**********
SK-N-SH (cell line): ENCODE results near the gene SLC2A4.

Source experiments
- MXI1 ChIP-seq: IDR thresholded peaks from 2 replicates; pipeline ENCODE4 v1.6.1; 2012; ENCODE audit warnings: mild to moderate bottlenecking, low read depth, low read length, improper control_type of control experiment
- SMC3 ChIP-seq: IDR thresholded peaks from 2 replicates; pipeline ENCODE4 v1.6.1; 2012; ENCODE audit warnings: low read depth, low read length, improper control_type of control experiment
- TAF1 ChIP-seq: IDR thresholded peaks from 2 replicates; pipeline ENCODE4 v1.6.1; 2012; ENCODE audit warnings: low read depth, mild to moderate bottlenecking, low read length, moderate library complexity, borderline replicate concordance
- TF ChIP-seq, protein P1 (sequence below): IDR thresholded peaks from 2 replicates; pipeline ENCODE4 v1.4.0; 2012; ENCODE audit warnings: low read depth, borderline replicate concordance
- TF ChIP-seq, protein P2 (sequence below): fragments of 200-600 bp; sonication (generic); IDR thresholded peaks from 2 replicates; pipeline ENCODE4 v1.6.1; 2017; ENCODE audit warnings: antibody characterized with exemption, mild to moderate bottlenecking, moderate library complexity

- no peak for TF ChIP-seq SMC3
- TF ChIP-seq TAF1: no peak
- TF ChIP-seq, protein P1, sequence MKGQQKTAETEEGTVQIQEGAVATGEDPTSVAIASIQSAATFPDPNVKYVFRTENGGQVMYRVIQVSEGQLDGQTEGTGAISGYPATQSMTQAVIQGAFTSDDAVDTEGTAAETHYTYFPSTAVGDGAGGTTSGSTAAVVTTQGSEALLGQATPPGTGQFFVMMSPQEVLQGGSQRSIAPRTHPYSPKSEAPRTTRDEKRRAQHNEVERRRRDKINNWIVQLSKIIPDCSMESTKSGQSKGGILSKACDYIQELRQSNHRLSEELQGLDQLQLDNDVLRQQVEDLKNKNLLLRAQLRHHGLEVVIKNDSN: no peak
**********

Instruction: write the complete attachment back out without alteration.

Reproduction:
SK-N-SH (cell line): ENCODE results near the gene SLC2A4.

Source experiments
- MXI1 ChIP-seq: IDR thresholded peaks from 2 replicates; pipeline ENCODE4 v1.6.1; 2012; ENCODE audit warnings: mild to moderate bottlenecking, low read depth, low read length, improper control_type of control experiment
- SMC3 ChIP-seq: IDR thresholded peaks from 2 replicates; pipeline ENCODE4 v1.6.1; 2012; ENCODE audit warnings: low read depth, low read length, improper control_type of control experiment
- TAF1 ChIP-seq: IDR thresholded peaks from 2 replicates; pipeline ENCODE4 v1.6.1; 2012; ENCODE audit warnings: low read depth, mild to moderate bottlenecking, low read length, moderate library complexity, borderline replicate concordance
- TF ChIP-seq, protein P1 (sequence below): IDR thresholded peaks from 2 replicates; pipeline ENCODE4 v1.4.0; 2012; ENCODE audit warnings: low read depth, borderline replicate concordance
- TF ChIP-seq, protein P2 (sequence below): fragments of 200-600 bp; sonication (generic); IDR thresholded peaks from 2 replicates; pipeline ENCODE4 v1.6.1; 2017; ENCODE audit warnings: antibody characterized with exemption, mild to moderate bottlenecking, moderate library complexity

- no peak for TF ChIP-seq SMC3
- TF ChIP-seq TAF1: no peak
- TF ChIP-seq, protein P1, sequence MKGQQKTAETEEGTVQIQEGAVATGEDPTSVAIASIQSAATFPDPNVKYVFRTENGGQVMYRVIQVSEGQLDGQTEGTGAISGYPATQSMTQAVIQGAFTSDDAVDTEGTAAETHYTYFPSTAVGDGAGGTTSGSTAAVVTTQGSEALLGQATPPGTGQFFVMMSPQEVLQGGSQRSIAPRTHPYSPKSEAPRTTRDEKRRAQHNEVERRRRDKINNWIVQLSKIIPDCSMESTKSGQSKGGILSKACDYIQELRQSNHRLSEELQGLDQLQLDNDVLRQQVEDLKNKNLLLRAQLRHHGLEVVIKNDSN: no peak